Tuesday, July 08, 2008

Five plead not guilty to luring women to U.S. for prostitution

Five men --- four of them related -- pleaded not guilty in a federal sex trafficking case in which prosecutors contend they brought at least 10 young Mexican women to the U.S. illegally and forced them to work as prostitutes in metro Atlanta.

Amador Cortes-Meza, 34; Juan Cortes-Meza, 31; Francisco Cortes-Meza, 25; Raul Cortes-Meza, 21; and Edison Wagner Rosa Tort, 69; face trial after entering their pleas Monday in U.S. District Court in Atlanta with help from an interpreter.

A 31-count indictment charges the defendants with human trafficking and other related offenses stemming from activities uncovered by U.S. Immigration and Customs and Bartow County and Gwinnett County sheriff's investigators.

The Cortes-Mezas, all Mexican nationals, were arrested June 5 in Norcross, where they were living. Authorities took Tort, a legal permanent resident originally from Uruguay, into custody June 24 in Cartersville.

Prosecutors accuse the men of conspiring to seduce, entice and recruit the women ages 14-28 to travel here from Mexico with promises of legitimate jobs, then force them into prostitution in the metro Atlanta and elsewhere after their arrival. Four women involved were under 18, and the defendants allegedly used threats, coercion, and physical violence to force them to cooperate.
Some were held against their will or harbored at locations in Cartersville, where Tort lived, and in Norcross.

The women were delivered to clients' apartments or homes and were required to have sex with up to 30 men per day, authorities said.

The activity dates to spring 2006, the indictment said.

The defendants remain in federal custody as they await trial. Their victims, some who arrived in this country two years ago to as little as several days before the arrest were made, are in safe houses and shelters.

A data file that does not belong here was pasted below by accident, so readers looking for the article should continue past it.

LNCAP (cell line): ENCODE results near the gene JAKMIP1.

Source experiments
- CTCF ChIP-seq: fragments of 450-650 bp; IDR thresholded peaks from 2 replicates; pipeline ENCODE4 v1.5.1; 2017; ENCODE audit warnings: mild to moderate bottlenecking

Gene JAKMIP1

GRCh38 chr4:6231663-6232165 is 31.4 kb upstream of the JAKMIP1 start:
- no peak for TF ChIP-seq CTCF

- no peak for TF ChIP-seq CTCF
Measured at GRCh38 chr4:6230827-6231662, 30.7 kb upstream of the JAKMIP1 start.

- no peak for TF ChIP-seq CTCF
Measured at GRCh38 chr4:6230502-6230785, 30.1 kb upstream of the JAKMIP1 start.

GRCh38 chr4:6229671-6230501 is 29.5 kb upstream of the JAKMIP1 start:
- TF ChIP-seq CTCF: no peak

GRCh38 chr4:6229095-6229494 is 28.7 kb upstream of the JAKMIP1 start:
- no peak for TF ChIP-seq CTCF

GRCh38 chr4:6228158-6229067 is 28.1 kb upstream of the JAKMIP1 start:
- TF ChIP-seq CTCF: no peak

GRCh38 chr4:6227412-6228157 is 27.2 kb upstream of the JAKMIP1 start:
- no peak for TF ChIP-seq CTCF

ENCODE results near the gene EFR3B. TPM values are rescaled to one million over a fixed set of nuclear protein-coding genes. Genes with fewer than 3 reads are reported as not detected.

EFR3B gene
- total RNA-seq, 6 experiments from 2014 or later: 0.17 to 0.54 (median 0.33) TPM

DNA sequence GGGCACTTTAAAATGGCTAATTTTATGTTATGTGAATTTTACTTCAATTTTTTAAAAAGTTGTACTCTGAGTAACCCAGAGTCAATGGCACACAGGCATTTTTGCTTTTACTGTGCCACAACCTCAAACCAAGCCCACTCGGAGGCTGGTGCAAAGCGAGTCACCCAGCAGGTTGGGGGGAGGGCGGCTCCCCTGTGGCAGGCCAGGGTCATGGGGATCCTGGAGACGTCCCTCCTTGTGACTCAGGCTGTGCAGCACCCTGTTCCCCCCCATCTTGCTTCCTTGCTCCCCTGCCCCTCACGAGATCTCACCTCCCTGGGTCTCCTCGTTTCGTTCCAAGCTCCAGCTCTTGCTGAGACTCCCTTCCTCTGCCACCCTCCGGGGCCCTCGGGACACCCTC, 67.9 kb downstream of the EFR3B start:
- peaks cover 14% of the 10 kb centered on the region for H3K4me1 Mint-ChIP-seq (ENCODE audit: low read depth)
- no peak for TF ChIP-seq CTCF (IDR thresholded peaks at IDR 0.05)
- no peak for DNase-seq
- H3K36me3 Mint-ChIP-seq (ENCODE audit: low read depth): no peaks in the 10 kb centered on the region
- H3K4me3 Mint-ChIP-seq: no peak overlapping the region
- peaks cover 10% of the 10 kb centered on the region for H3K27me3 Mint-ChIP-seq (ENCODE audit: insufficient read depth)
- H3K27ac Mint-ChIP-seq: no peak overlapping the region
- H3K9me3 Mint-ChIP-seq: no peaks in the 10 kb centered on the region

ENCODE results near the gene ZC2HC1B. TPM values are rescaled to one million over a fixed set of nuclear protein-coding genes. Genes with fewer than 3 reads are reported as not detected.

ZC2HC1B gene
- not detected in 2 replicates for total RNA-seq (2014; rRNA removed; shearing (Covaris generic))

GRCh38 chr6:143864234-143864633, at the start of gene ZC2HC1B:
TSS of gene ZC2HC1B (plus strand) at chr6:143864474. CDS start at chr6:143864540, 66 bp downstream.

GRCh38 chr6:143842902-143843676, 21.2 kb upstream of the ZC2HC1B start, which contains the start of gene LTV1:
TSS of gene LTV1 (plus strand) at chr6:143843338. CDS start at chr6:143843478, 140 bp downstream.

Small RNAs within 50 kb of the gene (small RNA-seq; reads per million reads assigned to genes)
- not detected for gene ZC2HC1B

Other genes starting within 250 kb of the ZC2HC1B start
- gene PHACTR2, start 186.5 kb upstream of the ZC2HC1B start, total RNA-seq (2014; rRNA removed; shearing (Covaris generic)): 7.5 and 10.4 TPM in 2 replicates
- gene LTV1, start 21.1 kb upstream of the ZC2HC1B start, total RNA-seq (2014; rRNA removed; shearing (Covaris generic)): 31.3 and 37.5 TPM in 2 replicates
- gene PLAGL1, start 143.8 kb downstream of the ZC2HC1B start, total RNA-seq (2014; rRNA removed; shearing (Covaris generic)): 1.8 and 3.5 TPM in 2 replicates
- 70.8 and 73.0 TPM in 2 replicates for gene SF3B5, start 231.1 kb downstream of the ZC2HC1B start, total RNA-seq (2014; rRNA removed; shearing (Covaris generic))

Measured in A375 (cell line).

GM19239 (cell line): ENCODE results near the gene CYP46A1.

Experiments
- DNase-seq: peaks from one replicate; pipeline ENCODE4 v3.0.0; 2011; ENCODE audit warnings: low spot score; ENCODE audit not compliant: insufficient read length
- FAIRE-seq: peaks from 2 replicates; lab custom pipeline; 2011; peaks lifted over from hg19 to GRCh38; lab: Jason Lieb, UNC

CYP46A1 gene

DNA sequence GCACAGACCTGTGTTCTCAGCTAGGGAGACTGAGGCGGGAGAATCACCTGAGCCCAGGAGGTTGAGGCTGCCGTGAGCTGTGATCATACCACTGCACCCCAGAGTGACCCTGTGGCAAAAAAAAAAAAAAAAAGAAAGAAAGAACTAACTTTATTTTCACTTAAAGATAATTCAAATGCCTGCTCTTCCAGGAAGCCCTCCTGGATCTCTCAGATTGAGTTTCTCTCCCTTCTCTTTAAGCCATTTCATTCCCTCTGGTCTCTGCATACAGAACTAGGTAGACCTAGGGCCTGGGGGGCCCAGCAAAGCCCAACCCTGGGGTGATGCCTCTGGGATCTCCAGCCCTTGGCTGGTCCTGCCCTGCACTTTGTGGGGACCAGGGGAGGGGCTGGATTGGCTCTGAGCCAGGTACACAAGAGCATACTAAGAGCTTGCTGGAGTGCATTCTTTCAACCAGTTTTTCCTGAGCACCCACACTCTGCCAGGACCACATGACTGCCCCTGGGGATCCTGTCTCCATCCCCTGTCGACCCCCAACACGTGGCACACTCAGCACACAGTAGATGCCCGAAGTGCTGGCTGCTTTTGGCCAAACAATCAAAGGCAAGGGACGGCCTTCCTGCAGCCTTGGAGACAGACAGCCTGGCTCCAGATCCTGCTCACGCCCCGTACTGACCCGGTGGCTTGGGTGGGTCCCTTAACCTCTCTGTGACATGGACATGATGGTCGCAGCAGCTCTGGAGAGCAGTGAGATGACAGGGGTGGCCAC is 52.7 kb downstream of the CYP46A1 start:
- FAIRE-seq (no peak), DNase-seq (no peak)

The women most likely will be able to remain in the United States under visas for victims and are unlikely to face criminal charges or deportation, according to Patrick Crosby, a U.S. Attorney's Office spokesman.

A Norcross teenager who lived near one of the houses where the women stayed said she was suspicious of her neighbors' activities.

A few young women -- dressed in short skirts and halter tops or dresses and heels "like they're going out on a date" -- would each climb into a different car lined up in front of the house on the weekends, sometimes during the daytime, said Vianey Trejo, 17, a rising senior at Norcross High School. The girls always seemed to be different.

When the neighbors moved to Charmaine Bend about about five months ago, nothing seemed unusual. A woman in her 30s or 40s had come over to Trejo's house to introduce herself and asked her to translate a letter about a water bill and how to arrange for trash pickup -- neighborly things.

A few of the younger women had come along, but they stayed back. Trejo figured they were her younger sisters.

Over on Rockborough Trail, several neighbors were unwitting.

"That's messed up," said Albert Brown, 60, who works mornings at Dekalb Medical. "I usually notice everything."

All he'd spotted were the nice cars in the driveway -- a red Pontiac sedan, white SUV and a sports car like a Camaro.

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